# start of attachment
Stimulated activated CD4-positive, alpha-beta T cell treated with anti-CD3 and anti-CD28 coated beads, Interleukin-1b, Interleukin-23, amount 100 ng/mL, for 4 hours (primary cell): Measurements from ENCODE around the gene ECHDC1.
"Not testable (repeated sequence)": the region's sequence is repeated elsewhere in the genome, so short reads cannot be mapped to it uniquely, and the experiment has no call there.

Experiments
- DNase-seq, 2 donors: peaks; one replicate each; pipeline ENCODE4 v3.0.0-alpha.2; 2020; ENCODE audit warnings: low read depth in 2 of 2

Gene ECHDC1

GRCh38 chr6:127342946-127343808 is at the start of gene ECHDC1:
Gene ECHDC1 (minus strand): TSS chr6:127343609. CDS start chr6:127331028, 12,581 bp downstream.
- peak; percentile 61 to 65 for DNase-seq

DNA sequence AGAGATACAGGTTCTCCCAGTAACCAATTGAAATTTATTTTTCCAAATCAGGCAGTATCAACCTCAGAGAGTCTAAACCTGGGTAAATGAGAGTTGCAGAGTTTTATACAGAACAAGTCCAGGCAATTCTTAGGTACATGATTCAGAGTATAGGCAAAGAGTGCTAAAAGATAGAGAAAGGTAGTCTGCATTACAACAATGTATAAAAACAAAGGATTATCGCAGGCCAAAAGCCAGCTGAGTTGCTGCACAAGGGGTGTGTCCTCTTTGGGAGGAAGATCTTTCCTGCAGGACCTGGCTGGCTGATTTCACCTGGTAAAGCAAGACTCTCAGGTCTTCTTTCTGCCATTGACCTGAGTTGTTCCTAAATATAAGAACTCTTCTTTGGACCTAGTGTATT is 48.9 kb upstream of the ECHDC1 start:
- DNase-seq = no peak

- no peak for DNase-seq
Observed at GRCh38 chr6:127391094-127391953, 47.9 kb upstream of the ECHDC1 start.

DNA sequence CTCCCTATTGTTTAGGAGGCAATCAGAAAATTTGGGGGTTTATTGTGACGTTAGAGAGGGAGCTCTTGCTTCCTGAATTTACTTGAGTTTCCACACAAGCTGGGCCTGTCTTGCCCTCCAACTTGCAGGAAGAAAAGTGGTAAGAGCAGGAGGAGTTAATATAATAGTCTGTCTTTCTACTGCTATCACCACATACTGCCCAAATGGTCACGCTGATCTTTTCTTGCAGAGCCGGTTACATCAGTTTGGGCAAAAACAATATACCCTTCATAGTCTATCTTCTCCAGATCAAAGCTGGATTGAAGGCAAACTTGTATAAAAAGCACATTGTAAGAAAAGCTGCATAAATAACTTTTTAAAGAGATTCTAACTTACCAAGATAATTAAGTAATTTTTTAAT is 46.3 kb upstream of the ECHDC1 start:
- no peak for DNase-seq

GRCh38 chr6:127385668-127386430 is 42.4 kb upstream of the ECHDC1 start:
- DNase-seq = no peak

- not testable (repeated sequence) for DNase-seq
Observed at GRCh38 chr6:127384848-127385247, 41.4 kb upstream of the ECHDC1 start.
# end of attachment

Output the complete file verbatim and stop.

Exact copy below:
Stimulated activated CD4-positive, alpha-beta T cell treated with anti-CD3 and anti-CD28 coated beads, Interleukin-1b, Interleukin-23, amount 100 ng/mL, for 4 hours (primary cell): Measurements from ENCODE around the gene ECHDC1.
"Not testable (repeated sequence)": the region's sequence is repeated elsewhere in the genome, so short reads cannot be mapped to it uniquely, and the experiment has no call there.

Experiments
- DNase-seq, 2 donors: peaks; one replicate each; pipeline ENCODE4 v3.0.0-alpha.2; 2020; ENCODE audit warnings: low read depth in 2 of 2

Gene ECHDC1

GRCh38 chr6:127342946-127343808 is at the start of gene ECHDC1:
Gene ECHDC1 (minus strand): TSS chr6:127343609. CDS start chr6:127331028, 12,581 bp downstream.
- peak; percentile 61 to 65 for DNase-seq

DNA sequence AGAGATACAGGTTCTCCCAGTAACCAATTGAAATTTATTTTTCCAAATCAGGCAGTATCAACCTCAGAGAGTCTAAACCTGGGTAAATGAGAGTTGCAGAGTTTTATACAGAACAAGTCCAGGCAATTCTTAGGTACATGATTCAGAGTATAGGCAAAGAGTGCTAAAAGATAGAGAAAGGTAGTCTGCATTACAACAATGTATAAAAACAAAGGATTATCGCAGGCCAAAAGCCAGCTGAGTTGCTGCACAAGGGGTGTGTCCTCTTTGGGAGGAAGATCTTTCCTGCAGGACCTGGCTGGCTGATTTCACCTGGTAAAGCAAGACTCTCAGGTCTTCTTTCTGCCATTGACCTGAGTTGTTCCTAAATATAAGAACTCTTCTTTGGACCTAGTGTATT is 48.9 kb upstream of the ECHDC1 start:
- DNase-seq = no peak

- no peak for DNase-seq
Observed at GRCh38 chr6:127391094-127391953, 47.9 kb upstream of the ECHDC1 start.

DNA sequence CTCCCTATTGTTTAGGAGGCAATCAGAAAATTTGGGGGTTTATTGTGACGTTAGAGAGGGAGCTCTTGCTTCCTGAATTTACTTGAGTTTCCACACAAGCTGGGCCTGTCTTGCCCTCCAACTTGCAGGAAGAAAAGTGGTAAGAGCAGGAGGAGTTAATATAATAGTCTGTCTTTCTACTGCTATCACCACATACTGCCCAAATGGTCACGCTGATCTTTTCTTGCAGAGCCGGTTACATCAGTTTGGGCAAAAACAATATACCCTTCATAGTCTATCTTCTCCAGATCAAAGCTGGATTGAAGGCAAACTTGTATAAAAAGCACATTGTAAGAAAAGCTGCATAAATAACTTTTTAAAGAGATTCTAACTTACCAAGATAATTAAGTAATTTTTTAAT is 46.3 kb upstream of the ECHDC1 start:
- no peak for DNase-seq

GRCh38 chr6:127385668-127386430 is 42.4 kb upstream of the ECHDC1 start:
- DNase-seq = no peak

- not testable (repeated sequence) for DNase-seq
Observed at GRCh38 chr6:127384848-127385247, 41.4 kb upstream of the ECHDC1 start.